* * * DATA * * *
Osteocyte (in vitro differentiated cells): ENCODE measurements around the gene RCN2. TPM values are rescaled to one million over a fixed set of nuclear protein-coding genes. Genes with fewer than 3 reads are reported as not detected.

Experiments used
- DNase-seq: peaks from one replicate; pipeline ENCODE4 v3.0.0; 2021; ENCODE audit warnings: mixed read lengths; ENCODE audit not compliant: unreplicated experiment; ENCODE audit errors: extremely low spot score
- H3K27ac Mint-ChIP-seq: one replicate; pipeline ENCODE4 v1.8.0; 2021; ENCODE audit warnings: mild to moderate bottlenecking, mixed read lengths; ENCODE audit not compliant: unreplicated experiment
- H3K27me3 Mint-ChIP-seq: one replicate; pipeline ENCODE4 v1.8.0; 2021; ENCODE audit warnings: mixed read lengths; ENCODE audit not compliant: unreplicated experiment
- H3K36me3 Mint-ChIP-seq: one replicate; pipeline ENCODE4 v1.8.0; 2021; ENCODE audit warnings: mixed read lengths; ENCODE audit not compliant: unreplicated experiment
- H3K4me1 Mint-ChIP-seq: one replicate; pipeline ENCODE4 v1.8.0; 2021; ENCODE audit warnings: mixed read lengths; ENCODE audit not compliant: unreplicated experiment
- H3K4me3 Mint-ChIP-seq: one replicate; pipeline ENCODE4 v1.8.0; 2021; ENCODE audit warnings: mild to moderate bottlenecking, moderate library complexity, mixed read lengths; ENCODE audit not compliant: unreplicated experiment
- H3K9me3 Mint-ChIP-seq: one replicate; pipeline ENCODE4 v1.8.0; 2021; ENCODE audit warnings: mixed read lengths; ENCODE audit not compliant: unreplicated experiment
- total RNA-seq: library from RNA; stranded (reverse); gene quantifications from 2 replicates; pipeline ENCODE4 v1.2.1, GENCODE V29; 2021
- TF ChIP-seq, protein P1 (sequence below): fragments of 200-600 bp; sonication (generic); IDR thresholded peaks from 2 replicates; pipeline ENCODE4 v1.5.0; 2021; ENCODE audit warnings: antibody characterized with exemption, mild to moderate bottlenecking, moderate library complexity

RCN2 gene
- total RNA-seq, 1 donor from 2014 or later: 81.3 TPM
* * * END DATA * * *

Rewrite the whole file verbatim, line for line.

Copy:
Osteocyte (in vitro differentiated cells): ENCODE measurements around the gene RCN2. TPM values are rescaled to one million over a fixed set of nuclear protein-coding genes. Genes with fewer than 3 reads are reported as not detected.

Experiments used
- DNase-seq: peaks from one replicate; pipeline ENCODE4 v3.0.0; 2021; ENCODE audit warnings: mixed read lengths; ENCODE audit not compliant: unreplicated experiment; ENCODE audit errors: extremely low spot score
- H3K27ac Mint-ChIP-seq: one replicate; pipeline ENCODE4 v1.8.0; 2021; ENCODE audit warnings: mild to moderate bottlenecking, mixed read lengths; ENCODE audit not compliant: unreplicated experiment
- H3K27me3 Mint-ChIP-seq: one replicate; pipeline ENCODE4 v1.8.0; 2021; ENCODE audit warnings: mixed read lengths; ENCODE audit not compliant: unreplicated experiment
- H3K36me3 Mint-ChIP-seq: one replicate; pipeline ENCODE4 v1.8.0; 2021; ENCODE audit warnings: mixed read lengths; ENCODE audit not compliant: unreplicated experiment
- H3K4me1 Mint-ChIP-seq: one replicate; pipeline ENCODE4 v1.8.0; 2021; ENCODE audit warnings: mixed read lengths; ENCODE audit not compliant: unreplicated experiment
- H3K4me3 Mint-ChIP-seq: one replicate; pipeline ENCODE4 v1.8.0; 2021; ENCODE audit warnings: mild to moderate bottlenecking, moderate library complexity, mixed read lengths; ENCODE audit not compliant: unreplicated experiment
- H3K9me3 Mint-ChIP-seq: one replicate; pipeline ENCODE4 v1.8.0; 2021; ENCODE audit warnings: mixed read lengths; ENCODE audit not compliant: unreplicated experiment
- total RNA-seq: library from RNA; stranded (reverse); gene quantifications from 2 replicates; pipeline ENCODE4 v1.2.1, GENCODE V29; 2021
- TF ChIP-seq, protein P1 (sequence below): fragments of 200-600 bp; sonication (generic); IDR thresholded peaks from 2 replicates; pipeline ENCODE4 v1.5.0; 2021; ENCODE audit warnings: antibody characterized with exemption, mild to moderate bottlenecking, moderate library complexity

RCN2 gene
- total RNA-seq, 1 donor from 2014 or later: 81.3 TPM